Read Iapetus Shift free

Hi friends. I’ve begun publishing my first sci fi novella for free on Wattpad, the first 2 chapters are up and you can read them here:

https://www.wattpad.com/user/TheJonasDavid

All the chapters will eventually be posted for free, over the next weeks.

I’d appreciate likes and follows on that site, as I’m fairly new to it. And check out my other stories I’ve been posting there too 🙂

Thanks!

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Lucent Dreaming, issue 1

It’s now up on the website for free! Why haven’t I mentioned this earlier? I don’t know…

check it out here!

Issue 1

and preorder issue 2 while you’re at it!

Welcome to Lucent Dreaming

The Poisonwood Bible by Barbara Kingsolver

Besides being a great story with amazingly developed characters that are intriguing to watch change over the course of the novel (well… most of them change…), this novel pointed out the giant blind spots I have about the world beyond my door step, and has encouraged me to seek out books that feature other cultures and times in history that I know nothing about, which is most of them….

I really loved how distinct the character’s voices were in this. Each chapter is written in first person from the perspective of one of five characters. Sometimes, when resuming in the middle of a chapter, I’d forget who’s chapter it was. I’d only have to listen for a few seconds before I knew, based on the way the characters observed the world around them.

Heartbreaking, entertaining, educational…

Satantango, by LászlĂł Krasznahorkai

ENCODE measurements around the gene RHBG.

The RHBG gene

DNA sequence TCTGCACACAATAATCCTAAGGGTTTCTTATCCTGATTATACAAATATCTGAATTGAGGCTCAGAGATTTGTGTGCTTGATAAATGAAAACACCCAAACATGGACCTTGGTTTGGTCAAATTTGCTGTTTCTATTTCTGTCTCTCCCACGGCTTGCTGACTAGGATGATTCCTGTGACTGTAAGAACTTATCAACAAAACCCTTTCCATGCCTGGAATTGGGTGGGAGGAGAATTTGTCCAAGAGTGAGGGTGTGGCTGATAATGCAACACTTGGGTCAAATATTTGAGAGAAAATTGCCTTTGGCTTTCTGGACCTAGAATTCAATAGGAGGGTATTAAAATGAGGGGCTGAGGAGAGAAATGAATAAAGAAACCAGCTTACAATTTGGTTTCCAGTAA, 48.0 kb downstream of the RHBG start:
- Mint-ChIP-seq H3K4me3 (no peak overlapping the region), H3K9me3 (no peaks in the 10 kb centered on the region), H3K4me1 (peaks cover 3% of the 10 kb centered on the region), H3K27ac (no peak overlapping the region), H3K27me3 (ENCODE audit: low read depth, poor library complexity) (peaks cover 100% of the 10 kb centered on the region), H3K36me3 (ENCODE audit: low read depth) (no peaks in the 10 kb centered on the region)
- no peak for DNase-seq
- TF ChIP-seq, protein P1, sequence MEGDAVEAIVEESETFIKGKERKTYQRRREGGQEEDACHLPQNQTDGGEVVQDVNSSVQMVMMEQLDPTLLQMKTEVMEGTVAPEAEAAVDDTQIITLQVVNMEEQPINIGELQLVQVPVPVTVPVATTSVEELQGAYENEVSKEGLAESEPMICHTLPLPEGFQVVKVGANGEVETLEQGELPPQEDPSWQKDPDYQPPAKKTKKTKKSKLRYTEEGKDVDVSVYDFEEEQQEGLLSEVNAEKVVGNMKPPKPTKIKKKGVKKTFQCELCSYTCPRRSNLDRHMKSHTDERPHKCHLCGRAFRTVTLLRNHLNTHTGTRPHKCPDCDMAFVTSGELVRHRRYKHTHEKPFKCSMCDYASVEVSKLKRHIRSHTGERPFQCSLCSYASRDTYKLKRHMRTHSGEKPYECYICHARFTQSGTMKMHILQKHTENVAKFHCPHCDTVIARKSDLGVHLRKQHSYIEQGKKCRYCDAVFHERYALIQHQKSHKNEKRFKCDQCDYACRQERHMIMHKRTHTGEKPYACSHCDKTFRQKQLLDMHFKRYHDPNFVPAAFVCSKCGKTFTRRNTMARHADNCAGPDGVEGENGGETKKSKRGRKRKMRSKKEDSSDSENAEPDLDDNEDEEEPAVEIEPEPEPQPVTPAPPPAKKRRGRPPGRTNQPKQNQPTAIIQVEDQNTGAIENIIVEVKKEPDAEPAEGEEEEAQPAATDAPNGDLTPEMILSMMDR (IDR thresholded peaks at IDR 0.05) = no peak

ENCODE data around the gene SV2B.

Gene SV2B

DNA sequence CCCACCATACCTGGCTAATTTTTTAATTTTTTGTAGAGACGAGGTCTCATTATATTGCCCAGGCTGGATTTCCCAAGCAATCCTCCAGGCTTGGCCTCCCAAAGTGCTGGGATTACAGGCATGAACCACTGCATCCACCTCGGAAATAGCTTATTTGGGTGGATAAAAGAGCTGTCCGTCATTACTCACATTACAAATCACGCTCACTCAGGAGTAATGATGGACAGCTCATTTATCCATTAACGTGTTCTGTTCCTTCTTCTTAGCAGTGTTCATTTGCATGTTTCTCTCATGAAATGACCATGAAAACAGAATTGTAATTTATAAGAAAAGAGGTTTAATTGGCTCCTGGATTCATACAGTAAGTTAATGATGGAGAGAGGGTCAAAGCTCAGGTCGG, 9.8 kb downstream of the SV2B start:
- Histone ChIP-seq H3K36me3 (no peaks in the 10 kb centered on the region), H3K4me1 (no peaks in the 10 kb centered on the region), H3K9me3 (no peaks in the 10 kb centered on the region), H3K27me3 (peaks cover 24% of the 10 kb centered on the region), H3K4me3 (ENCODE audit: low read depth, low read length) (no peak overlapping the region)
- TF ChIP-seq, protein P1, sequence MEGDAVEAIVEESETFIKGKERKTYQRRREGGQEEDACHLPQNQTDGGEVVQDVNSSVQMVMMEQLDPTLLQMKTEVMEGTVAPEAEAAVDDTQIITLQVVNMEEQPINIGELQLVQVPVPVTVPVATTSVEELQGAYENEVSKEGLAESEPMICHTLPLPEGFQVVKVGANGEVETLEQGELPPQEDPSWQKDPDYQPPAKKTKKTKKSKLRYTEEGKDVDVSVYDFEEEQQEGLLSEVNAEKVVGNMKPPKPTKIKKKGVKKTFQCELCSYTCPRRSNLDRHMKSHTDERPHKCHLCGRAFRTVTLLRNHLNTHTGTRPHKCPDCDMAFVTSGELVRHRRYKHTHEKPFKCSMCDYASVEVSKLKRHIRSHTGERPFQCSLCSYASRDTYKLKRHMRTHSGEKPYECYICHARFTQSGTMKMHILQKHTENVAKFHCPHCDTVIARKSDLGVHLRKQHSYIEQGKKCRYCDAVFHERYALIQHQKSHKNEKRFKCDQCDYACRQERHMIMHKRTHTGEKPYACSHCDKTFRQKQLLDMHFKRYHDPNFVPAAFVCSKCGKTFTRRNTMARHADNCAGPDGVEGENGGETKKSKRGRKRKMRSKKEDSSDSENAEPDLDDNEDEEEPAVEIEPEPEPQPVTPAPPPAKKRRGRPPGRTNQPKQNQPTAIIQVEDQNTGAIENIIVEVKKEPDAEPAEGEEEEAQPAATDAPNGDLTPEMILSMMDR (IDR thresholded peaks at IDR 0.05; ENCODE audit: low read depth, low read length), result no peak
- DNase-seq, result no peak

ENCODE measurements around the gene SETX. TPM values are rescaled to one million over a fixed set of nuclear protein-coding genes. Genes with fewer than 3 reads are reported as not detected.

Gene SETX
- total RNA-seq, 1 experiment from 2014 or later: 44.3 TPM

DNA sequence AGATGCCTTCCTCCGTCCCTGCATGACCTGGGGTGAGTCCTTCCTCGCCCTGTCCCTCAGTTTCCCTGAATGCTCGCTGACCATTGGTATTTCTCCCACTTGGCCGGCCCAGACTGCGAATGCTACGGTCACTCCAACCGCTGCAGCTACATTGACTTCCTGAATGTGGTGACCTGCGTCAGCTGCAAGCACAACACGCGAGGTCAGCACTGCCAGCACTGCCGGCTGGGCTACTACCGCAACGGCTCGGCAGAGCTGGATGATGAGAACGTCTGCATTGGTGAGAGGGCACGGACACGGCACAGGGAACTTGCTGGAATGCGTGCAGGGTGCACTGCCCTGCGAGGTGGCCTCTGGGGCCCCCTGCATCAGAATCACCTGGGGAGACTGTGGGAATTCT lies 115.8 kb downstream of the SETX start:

This one was alternatingly intense, uneasy, claustrophobic and funny.

The story takes place in a small Hungarian town where the collective farm has collapsed and the people have no way to make money. They are all looking for a way out, and have placed their faith in a mysterious and charismatic character who may or may not be scamming them. There is also constant rain that has washed out the roads leaving them all trapped.

I loved the way this was written. The long, cramped pages full of texts and long sentences added to the feeling of inevitability and claustrophobia the characters were feeling. There is another layer added at the end, which also makes sense with the style of writing.

 

Story vault

I’ve started posting my old stories on Wattpad, so they can have a home. I’ve posted 3 so far, and will continue to post them every few days until I’ve posted every story I’m not ashamed of. I expect there should be 20 or so, maybe more. Most of them will probably go through some rewrites first.

No more will they languish in my digital drawer! Welcome to the world, stories!

Read them here: https://www.wattpad.com/user/TheJonasDavid

The Ocean at the End of the Lane by Neil Gaiman

This fantastical little story was my first experience with Gaiman, and it wasn’t a super good one for me.

The story is about a middle aged man who, after attending a funeral, goes back to his childhood home to walk around and remember stuff. The rest of the book is him remembering some crazy things that happened when he was 7.

This post contains spoilers.